I took the day off today to work on the path across the pond in my back garden. I was hoping that all day just outside in Crail would pay off with something of interest flying over. Things are starting to move now and there was a steady passage of meadow pipits all day. After an hour or two I thought I heard a chiff-chaff calling but it was only one call – luckily a few minutes later I heard it again. Really calling this time and then the bird itself appeared foraging very hard in the small bushes and trees in my neighbour’s garden. My first summer migrant of the year and a very early record. Last year my first chiff-chaff was April 4th, and in years before, April 8th, 4th, 15th, 7th and 10th. Chiff-chaffs are one of the first migrants to arrive for the summer, and there have been many records already in England this year, but they don’t, as my records show, usually pass through Crail until the first week in April. There is a fly in the ointment though. Chiff-chaffs also winter in the UK small numbers (most only migrate as far as Spain or North Africa, although some do cross the Sahara) and over the last 30 years the numbers doing this, particularly in England, has increased hugely. This far north it is much more unusual and I haven’t seen a wintering chiff-chaff in Crail since 2006, on February 6th, and before that a Siberian chiff-chaff on a frosty day just after Christmas by the burn at Cambo. So my money is on a genuine migrant today rather than a wintering bird. It was feeding very hard in that manner that migrants have after a long night’s flight when they really want to refuel and get on. It wasn’t singing which might indicate a migrant, but I find chiff-chaffs hardly ever sing as they pass through Crail in the spring. True you do hear them but they are the ones that are easy to notice. There are many more that just keep their heads down and just keep feeding, eager to be on their way. I hope this early bird is a sign of an early spring – I may have seen a wheatear on my way to Anstruther this morning as well. It flew over the car so I couldn’t clinch its white rump, and it was silhouetted. It just looked like a wheatear – something in the way it flew – and I bet it was. I will be on the lookout this weekend: the coastal path and fields between Crail and Anstruther is always good place for early wheatears.

A March chiff-chaff. Number 101 for the year lists and hopefully a sign of an early spring

My other rewards for a day spent DIYing in the garden – a peregrine flying over in its powerful but lazy way, heading far out to sea perhaps to the May island and a couple of hunting sparrowhawks. Even with my head down working I knew they were coming past because of the blue tits. The top sentry bird. Whenever you hear a blue tit alarm calling (it’s the same as their song) look for the raptor. They have eyes in the back of their head and seem never to make false alarms.

The weather has been very variable this week with micro gales blowing up and then interspersed with perfect early spring days. The sea has correspondingly been choppy and then perfectly calm. Mark Twain’s saying “if you don’t like the weather, just wait five minutes…” seems particularly apt. I do love the way the ever-changing state of the sea makes the commonplace suddenly noteworthy. Gannets diving between two meter high breakers, or guillemots dotted on a flat calm sea in mirrored pairs. It was the eiders’ turn yesterday. John’s brilliant photo of one braving the spray is like a Japanese painting.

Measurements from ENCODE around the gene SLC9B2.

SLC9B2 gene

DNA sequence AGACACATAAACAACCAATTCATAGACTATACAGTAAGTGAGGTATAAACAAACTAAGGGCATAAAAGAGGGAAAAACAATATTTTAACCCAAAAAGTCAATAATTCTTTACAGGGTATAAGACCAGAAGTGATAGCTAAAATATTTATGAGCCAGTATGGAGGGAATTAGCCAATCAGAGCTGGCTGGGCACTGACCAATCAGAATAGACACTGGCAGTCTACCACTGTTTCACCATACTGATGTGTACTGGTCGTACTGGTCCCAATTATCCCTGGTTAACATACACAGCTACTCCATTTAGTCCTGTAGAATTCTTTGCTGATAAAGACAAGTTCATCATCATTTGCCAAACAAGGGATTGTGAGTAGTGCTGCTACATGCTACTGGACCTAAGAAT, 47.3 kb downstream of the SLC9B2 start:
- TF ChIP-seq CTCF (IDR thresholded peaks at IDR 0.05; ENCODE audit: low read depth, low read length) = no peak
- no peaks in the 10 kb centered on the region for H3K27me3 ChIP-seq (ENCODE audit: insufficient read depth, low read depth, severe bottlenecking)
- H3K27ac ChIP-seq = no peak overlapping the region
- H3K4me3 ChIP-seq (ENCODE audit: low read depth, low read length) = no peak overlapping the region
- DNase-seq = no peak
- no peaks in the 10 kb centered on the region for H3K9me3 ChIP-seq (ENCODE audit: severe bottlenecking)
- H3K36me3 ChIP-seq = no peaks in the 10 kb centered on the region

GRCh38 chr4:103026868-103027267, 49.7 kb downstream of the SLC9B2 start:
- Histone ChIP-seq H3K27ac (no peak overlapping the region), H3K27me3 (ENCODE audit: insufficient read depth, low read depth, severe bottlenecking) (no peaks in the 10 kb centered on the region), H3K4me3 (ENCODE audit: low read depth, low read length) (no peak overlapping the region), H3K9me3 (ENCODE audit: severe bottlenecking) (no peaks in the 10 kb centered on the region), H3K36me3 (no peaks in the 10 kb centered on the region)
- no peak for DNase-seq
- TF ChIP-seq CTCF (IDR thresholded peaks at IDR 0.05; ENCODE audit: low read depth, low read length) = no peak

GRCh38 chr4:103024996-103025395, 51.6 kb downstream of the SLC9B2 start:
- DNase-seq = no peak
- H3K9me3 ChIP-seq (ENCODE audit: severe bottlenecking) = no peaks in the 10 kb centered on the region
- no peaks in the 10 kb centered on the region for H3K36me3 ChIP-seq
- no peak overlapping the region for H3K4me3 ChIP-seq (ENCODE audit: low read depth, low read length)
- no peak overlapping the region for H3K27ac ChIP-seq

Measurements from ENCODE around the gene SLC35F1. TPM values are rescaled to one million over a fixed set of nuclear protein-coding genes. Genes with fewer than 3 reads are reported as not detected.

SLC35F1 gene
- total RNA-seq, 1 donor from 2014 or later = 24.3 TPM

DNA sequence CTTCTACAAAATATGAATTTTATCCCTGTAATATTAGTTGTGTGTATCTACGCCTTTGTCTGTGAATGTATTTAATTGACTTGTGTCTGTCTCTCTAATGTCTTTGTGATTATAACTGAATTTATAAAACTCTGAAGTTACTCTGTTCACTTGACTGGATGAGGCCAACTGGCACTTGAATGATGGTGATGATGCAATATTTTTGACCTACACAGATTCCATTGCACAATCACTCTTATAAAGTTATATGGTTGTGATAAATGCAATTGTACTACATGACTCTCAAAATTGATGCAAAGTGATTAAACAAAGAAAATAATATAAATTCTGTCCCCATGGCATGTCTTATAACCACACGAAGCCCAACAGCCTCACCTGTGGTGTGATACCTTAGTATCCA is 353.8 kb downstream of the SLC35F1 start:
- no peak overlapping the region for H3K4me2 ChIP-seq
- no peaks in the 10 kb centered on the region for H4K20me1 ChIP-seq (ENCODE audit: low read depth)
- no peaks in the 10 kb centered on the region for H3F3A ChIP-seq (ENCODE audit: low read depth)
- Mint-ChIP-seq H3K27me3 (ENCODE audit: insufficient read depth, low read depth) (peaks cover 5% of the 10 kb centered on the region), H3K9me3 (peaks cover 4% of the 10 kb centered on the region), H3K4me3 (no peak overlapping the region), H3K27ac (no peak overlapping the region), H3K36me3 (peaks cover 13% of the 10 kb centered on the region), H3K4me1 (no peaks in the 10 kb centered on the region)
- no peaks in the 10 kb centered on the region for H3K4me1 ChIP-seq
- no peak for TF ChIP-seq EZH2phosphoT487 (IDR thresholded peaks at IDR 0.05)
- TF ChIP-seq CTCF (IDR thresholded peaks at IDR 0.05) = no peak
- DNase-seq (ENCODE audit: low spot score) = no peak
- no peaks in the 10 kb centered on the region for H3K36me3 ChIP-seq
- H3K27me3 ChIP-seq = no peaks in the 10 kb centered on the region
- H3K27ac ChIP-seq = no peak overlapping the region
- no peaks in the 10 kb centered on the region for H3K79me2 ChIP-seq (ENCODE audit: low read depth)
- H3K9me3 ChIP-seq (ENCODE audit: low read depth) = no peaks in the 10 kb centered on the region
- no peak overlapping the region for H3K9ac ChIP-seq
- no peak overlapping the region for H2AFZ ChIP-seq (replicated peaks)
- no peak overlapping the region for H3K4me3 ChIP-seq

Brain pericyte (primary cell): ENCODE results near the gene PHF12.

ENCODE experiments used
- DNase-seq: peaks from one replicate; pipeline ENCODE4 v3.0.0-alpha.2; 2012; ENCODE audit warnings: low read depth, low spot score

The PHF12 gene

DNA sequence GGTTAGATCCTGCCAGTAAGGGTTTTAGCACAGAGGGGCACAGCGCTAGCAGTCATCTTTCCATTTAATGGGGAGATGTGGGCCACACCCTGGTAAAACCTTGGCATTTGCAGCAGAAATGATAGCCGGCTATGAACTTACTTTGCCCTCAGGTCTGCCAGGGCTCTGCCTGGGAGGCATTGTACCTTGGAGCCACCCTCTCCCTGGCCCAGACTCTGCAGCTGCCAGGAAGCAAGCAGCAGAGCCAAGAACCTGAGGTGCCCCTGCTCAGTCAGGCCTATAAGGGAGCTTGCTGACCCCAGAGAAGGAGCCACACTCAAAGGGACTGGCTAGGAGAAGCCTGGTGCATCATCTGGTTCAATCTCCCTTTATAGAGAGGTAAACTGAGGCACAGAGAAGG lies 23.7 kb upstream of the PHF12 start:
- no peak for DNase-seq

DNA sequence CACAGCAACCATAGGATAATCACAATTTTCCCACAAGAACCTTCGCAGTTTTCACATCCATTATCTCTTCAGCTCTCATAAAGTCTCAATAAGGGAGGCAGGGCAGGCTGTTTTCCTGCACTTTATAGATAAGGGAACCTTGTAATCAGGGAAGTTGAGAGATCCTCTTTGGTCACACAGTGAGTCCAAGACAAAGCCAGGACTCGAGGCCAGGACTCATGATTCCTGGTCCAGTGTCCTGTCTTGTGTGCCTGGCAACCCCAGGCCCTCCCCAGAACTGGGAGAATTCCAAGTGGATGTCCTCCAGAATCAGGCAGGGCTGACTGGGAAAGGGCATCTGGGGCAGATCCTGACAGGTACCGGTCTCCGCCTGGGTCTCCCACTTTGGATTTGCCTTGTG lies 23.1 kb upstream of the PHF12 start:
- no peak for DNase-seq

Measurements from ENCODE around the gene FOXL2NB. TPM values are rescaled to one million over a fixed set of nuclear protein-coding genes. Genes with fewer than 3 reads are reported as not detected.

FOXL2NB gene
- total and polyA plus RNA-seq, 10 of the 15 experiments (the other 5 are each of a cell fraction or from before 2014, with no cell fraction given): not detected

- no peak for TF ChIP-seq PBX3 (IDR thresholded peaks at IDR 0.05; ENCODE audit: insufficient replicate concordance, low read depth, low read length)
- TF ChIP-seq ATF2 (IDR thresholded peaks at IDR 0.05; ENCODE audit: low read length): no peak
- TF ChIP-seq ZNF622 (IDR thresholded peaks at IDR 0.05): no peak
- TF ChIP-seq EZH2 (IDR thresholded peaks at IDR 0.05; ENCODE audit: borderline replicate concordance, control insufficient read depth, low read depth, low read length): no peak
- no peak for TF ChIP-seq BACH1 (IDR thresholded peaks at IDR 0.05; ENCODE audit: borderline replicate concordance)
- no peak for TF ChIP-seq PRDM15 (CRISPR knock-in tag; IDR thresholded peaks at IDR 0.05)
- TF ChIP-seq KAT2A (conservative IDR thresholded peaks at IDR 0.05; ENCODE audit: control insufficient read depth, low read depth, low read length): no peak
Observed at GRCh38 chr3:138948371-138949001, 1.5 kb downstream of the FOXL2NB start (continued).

Eider in the storm

I passed Kinghorn on the train mid-week and kept my eyes peeled for the humpback whale. It has been breaching spectacularly – jumping right out of the water – just like they do on the wildlife documentaries. I have only seen humpbacks coming up to breathe and spouting. Impressive enough, especially when close. But to see one breach – and from Crail. It probably wouldn’t get better than that for wild Crail, until I see a pod of killer whales pass, or a live leatherback turtle, or a black-browed albatross (all have been seen from Crail, although not by me). I just need a couple of hundred years more observing. I am grateful to all those activists and conservationists in the 70s and 80s that made it possible that we have a humpback whale back in the Forth again.

Posted March 16, 2017 by wildcrail in Sightings

March 9th   Leave a comment

Jackdaw – fun-loving, smart and social

Another clever crow is the jackdaw. They are right up there among my favourite birds, I think because of their sheer exuberance and the many signs that they actually have free time and have fun during it. Students of animal behaviour are not supposed to anthropomorphise. Nevertheless, as an appreciator of natural history, and in my free time just as a plain bird watcher, I think imagining that animals are a bit like us can help in understanding why animals are doing things. Jackdaws, for example, spend a lot of time soaring around above Crail in a big group apparently just having fun. And why not? They are clever and they are intensely social, just like us (plus they can fly which must be so much better than being able to dance): a party is really not that unlikely. If you listen to anthropologists talking about human parties, there are always good reasons why people might be there – forming alliances, finding mates, meeting new people etc. – yet whatever the ultimate reason, the motivating reason is because parties are fun. The jackdaws above Crail like to party and do it because it is fun, I am sure.